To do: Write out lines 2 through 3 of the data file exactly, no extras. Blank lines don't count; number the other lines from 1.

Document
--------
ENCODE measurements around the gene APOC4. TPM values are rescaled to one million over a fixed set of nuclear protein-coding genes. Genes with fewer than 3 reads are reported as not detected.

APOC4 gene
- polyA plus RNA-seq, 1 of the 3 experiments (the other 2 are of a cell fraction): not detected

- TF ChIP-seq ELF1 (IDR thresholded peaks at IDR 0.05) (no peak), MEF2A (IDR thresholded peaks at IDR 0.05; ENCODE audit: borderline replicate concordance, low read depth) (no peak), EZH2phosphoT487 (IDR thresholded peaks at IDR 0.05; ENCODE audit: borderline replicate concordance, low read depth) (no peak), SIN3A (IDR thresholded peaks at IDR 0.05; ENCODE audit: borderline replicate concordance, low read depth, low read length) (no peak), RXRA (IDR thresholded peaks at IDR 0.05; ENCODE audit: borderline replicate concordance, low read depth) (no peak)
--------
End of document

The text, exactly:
APOC4 gene
- polyA plus RNA-seq, 1 of the 3 experiments (the other 2 are of a cell fraction): not detected